A Connecticut hedge fund manger under investigation by the Conn. Banking Commission for misleading his investors was fined and issued enforcement actions. News of the investigation into New Canaan resident, Greg Richard Imbruce, was first reported by me at Growth Capital Investor last year. Imbruce, who runs several Stamford-based energy-related investment funds under the umbrella of ASYM Capital, was forced by the Commission to register as an investment advisor, hire a commission-approved compliance officer, and pay a fine of $75,000.
Greg Imbruce, who was previously fined by federal regulator FINRA during his work for Bernnie Madoff’s family office, is still stuck in an expensive litigation battle with some of his largest investors over allegations of fraud and material misrepresentations. These investors, led by Brad Higgins, who works for an Irish family fund called SOS Ventures and did some work for the Bush administration, were successful in outing Imbruce as the General Partner of the fund and removed him from the board of his largest fund investment Starboard Resources. The case, which was first reported at Growth Capital Investor, was made public in Stamford, Conn. state court but Imbruce was able to get it moved to arbitration. The arbitration proceedings are now a battle over Imbruce suing his investors to pay him performance fees and the investors litigating over possible misconduct on how Imbruce spent their money.
One of the most damming charges the Conn. Banking Commission claims was that Imbruce mislead his investors while raising money telling them he had ‘skin in the game’. Meaning he said he had invested his own money into the hedge fund, which litigation is trying to prove he did not. Additional on June 10, 2014 the Commission issued an additional cease and desist order against Imbruce for basically lying to the Commission during one of their interviews. The order reads Imbruce told the Commission he did not pay a finders fee for new a investment in ASYM. But the Commission claims they were able to find proof Imbruce, who at the time did not register as an investment advisor, did pay a finder fee for the new investment in his fund. To accept a fee current laws say you have to be registered with a regulator but to pay the fee you don’t really have to be; so it’s odd Imbruce even bothered to lie to regulators.
The Imbruce consent order says he is not denying or admitting guilt, and unfortunately for his investors, he can use this in his arbitration claim. What the Commission forced him to do is not publicly deny he didn’t do any of the charges they filed against him. This type of settlement is rare as we often see alleged hedge fund bad boys get away with paying regulator fines and then never having to admit they did the crime they are charged with. Imbruce’s fine was tiny and hardly makes a dent in his wallet but I guess the Commissions’ goal was to make a public record of Imbruce’s alleged misconduct against his own investors and his brazen action of breaking Conn. banking laws.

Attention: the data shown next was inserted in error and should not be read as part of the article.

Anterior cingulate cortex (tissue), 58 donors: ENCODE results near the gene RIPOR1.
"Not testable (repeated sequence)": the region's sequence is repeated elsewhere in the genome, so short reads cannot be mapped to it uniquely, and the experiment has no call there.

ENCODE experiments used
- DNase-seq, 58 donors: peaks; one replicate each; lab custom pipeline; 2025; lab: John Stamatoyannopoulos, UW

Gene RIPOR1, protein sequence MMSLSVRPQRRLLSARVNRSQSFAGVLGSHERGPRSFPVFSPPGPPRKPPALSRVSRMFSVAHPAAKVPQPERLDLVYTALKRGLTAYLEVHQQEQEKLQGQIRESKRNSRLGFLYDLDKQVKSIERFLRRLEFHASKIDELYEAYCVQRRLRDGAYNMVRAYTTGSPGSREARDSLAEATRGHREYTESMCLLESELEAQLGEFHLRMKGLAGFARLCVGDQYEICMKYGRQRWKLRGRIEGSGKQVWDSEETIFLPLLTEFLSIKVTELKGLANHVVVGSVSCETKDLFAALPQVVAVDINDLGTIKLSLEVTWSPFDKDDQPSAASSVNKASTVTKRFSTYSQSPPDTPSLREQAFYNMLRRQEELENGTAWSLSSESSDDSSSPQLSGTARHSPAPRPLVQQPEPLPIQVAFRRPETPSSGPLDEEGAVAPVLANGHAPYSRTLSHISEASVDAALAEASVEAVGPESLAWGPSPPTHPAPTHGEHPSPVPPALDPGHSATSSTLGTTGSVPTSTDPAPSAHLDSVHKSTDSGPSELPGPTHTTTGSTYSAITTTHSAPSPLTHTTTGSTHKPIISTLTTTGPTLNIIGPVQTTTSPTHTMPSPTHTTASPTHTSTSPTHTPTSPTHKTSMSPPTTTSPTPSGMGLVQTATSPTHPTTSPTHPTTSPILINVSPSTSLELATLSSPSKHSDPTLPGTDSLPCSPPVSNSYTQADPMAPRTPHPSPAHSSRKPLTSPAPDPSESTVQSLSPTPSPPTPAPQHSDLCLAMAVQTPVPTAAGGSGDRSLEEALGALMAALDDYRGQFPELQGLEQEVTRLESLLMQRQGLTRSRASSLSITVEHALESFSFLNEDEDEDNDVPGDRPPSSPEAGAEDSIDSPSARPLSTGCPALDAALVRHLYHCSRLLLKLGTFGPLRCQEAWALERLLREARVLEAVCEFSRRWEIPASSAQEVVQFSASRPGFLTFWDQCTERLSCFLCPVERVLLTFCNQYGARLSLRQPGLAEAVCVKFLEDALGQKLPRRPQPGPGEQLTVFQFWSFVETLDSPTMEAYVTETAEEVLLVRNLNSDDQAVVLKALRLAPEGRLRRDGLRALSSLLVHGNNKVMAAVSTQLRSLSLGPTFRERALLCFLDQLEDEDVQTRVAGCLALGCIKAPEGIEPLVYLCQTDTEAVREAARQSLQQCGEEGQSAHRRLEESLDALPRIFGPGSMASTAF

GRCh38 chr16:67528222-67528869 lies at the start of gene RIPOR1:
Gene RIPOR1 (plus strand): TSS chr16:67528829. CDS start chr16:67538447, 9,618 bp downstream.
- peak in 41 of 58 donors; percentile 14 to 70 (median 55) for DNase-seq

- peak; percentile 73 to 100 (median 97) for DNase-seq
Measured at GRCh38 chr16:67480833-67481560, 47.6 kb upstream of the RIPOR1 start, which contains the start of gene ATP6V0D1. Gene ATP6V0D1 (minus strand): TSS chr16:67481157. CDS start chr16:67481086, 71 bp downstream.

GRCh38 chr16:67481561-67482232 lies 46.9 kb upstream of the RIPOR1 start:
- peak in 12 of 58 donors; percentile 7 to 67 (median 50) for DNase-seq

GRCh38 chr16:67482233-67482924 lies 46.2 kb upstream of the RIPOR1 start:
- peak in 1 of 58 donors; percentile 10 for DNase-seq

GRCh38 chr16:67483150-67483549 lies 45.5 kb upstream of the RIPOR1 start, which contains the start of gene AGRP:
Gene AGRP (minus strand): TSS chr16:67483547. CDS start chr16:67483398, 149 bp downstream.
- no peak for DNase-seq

Imbruce is apparently really pissed about this whole thing being made public via my exclusive reporting at Growth Capital Investor and here at teribuhl.com. Last year he tried to hire a top Fairfield County attorney to bribe me with money to take down my reporting on him. Today I received a call from a former Imbruce employee, who was a confidential witness in the Banking Commission investigation, saying Imbruce hired a private eye to find him and call his new employer saying “he had stolen software” from Imbruce while working for his fund. The witness, who was instrumental in providing documented evidence for my reporting and the Commission’s investigation, is currently being strong armed by Imbruce to sign a release. I was told today a condition of the release was to get me to take down my reporting.
Imbruce attorney, a former federal prosecutor, Al Pavlis, did not return an email regarding these recent attempts to control a reporters’ news on his client.
Imbruce also told this witness that his wife, Alana Imbruce, was very upset about her husband’s alleged misconduct being reported in the public record and wanted the reporting erased from a google search. The Imbruce family are active members of the Fairfield County club scene and members of Stamford Yacht Club. I told the witness I would never take down the reporting and my editor at Growth Capital Investor supports me in this.
Given the Banking Commission enforcement actions and the enforcement by FINRA are a public record it is odd that Imbruce would go to such lengths to basically intimidate and bribe a journalist covering events that are filed in the courts and told to by a confidential witnesses. This news publication, teribuhl.com, has suffered costly DDOS attacks to the hosting of this site and within the last 30 days there was an attempt to hack into my publishing platform–which have all been reported to the Conn. office of the FBI.
A phone call and email made to Jon Whitcomb, attorney for the Greg Imbruce investors, was not returned for comment. I had asked Whitcomb if he thought Imbruce was trying to intimidate a witness (his former employee) in their litigation.